If you recently started thinking about working with languages in any way, don’t stop. The languages specialists have been always demanded because languages are inalienable from our communication, and, hence, are vital. Yet, with the rise of social isolation, international medical cooperation, and overall virtual interconnectedness, translators and interpreters are now needed as never before. At the same time, working closely with languages is totally worth it in relation to both the monetary and non-monetary perspectives.
Driving Human Communication
The big idea about translation and language interpretation is to improve human communication by transferring the intended message from one language to another. Sounds cool, right? And what about the material perspectives? Well, according to the relevant source, the average salary is quite decent, with some freelance translators managing to earn up to $100,000. So, the language specialist’s job sounds almost perfect. Yet, there are some challenges in it as well, just as with everything in this life. Even if you possess the skill high enough to impress some of the employers, you might still end up getting confused as you look for the job. So, here are a couple of tricks to cope with the challenges that might get in your way as you start working as a freelance interpreter.
- Practice, practice, practice. Looking for a job might take a lot of time, effort, and lifeforce, yet, there’s no reason to stop practicing your craft every day. A lot of professional and even experienced translators and interpreters seem to forget about the magical qualities of constant practice and can sometimes stumble upon the problem of getting invited to the interview but never making past it. So, don’t forget who you are and never stop doing your job, even if formally you don’t have one.
- Collect and organize your portfolio. You must have probably worked on a couple of peculiarly awesome translations throughout your career. When you’ll start looking for freelance jobs, you’ll quickly notice that everybody will want to see your portfolio to assess what you’re made of. So, retrieve those old works of glory, polish them well, and prepare to put them on display and amaze your potential employers. In case if you don’t have a portfolio, create one, you’ll definitely need it.
- Register at translation platforms. While searching for freelance interpretation jobs on your own might be somewhat challenging, getting some well-paid jobs on freelance platforms might be easier. It is recommended to check the top translation services providers as they are reliable enough and pay well. Besides, there are many of them, so you won’t be left out.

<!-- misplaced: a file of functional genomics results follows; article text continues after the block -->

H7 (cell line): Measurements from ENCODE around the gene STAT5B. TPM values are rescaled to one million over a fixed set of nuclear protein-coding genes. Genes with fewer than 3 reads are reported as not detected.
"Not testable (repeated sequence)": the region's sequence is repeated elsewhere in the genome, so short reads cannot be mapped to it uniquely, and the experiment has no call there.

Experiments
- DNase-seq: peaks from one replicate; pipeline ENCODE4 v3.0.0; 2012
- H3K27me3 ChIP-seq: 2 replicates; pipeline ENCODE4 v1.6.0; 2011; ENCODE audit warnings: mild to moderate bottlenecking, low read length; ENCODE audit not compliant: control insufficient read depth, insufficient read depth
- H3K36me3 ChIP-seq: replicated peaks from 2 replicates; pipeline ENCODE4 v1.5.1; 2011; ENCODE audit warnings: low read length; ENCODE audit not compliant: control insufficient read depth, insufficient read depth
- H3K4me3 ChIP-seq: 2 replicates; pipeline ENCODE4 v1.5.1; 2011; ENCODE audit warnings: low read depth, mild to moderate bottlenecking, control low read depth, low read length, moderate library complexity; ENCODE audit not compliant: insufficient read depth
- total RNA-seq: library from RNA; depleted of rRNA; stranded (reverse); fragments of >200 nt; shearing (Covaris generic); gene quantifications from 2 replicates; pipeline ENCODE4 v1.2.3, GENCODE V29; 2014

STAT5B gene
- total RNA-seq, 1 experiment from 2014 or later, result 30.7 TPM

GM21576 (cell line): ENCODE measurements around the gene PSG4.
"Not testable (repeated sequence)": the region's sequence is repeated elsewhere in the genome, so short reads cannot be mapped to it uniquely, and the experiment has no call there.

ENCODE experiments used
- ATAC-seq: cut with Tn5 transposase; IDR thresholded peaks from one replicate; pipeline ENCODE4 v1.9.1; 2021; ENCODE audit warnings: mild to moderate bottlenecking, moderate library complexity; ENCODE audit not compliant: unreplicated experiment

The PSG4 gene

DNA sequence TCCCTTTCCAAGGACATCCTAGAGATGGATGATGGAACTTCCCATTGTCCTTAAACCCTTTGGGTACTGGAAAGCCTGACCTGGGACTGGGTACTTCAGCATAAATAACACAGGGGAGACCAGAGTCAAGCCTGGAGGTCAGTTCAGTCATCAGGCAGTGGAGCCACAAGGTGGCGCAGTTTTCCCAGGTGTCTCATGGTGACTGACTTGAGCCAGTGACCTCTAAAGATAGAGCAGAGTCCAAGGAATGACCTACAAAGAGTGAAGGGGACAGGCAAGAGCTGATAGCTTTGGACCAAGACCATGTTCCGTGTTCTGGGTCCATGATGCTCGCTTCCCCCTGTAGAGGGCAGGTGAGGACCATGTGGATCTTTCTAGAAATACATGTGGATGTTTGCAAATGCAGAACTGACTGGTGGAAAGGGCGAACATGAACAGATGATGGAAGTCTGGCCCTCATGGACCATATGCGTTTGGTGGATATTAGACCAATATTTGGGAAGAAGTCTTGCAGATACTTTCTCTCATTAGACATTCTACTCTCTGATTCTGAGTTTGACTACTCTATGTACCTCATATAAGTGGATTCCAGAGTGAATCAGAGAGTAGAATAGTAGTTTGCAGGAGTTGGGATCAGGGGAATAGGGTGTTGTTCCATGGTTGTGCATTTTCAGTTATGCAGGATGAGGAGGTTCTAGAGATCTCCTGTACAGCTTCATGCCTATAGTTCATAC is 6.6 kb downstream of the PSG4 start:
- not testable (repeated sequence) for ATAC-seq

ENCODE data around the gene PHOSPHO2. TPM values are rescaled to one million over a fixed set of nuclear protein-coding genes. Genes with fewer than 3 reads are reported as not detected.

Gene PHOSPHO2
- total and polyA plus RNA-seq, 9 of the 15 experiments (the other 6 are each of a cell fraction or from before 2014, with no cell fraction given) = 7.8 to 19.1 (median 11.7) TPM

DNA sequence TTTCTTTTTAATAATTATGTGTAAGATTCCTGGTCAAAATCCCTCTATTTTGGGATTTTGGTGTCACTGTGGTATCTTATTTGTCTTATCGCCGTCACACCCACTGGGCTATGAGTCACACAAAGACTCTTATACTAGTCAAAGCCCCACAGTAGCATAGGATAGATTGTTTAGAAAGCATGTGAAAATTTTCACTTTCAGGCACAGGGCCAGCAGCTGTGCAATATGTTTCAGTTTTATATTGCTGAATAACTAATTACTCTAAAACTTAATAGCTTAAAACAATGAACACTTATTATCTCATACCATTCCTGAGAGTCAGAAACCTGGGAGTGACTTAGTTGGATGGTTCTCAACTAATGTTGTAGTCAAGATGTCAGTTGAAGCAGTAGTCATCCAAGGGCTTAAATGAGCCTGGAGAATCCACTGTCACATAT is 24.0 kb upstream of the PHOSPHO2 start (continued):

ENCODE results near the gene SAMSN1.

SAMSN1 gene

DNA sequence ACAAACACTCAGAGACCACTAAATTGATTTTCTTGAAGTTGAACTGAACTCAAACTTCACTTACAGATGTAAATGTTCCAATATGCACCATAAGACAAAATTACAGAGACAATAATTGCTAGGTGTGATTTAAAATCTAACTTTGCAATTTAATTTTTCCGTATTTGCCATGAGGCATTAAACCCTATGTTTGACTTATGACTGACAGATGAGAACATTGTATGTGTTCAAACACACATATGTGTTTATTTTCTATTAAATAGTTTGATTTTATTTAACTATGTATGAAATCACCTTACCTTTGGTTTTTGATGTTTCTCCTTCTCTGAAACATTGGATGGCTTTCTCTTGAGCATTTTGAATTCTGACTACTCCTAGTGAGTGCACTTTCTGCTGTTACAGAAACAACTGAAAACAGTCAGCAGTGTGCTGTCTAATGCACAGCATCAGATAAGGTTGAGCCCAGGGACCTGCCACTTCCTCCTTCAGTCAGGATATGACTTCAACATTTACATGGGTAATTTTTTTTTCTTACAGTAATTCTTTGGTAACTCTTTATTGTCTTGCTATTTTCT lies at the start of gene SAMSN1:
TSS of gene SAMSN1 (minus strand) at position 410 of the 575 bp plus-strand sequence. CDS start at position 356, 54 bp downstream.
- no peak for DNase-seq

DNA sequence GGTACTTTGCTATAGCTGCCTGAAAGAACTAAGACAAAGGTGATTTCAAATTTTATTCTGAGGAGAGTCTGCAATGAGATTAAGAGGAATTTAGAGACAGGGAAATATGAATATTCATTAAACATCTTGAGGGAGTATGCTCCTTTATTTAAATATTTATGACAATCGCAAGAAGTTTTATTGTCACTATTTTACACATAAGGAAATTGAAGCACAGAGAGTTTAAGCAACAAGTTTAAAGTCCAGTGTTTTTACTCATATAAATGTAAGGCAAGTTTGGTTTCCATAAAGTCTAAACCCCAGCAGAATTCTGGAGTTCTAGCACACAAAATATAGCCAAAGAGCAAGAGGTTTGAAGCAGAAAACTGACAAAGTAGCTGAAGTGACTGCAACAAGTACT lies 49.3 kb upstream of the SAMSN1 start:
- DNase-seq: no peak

- Combine with your full-time job. If you’re only considering switching to freelance, don’t do it right away. Combining freelance and a full-time job is a trivial practice today and it keeps you safe from a financial drain, fear of uncertainty, and rushed freelance job search. By working only 2-3 hours per day in addition to your full-time job will provide you with some spare cash for weekends or allow you to save some money for the time when you’ll switch to freelance completely.
- Search everywhere. Look for translation jobs in every category you feel you’ll be able to handle. Even if you have the basic skill but still can handle a relatively easy Spanish translation, go for it. You’ll be able to grab some additional cash to motivate yourself, plus, get some experience and maybe even learn a new language to feel even safer when working as a freelancer full-time. Just check out some of the most popular languages to learn and see whether any of them is the one you can work with.
Working as a freelance interpreter might be very challenging but it also has a great payoff. By constantly managing yourself, you’re pushing your own limits further, thus, expanding your abilities and becoming a better interpreter and a better person overall. You might have no idea how great your potential is and you can find out only by discovering your own new horizons.
Henry McDowell is an aspiring author, traveler, and educator who loves learning and sharing his experiences with others. Although Henry has already managed to find his home, he’s still constantly on the move. “You never know what you can learn tomorrow without trying something new today,” he loves saying.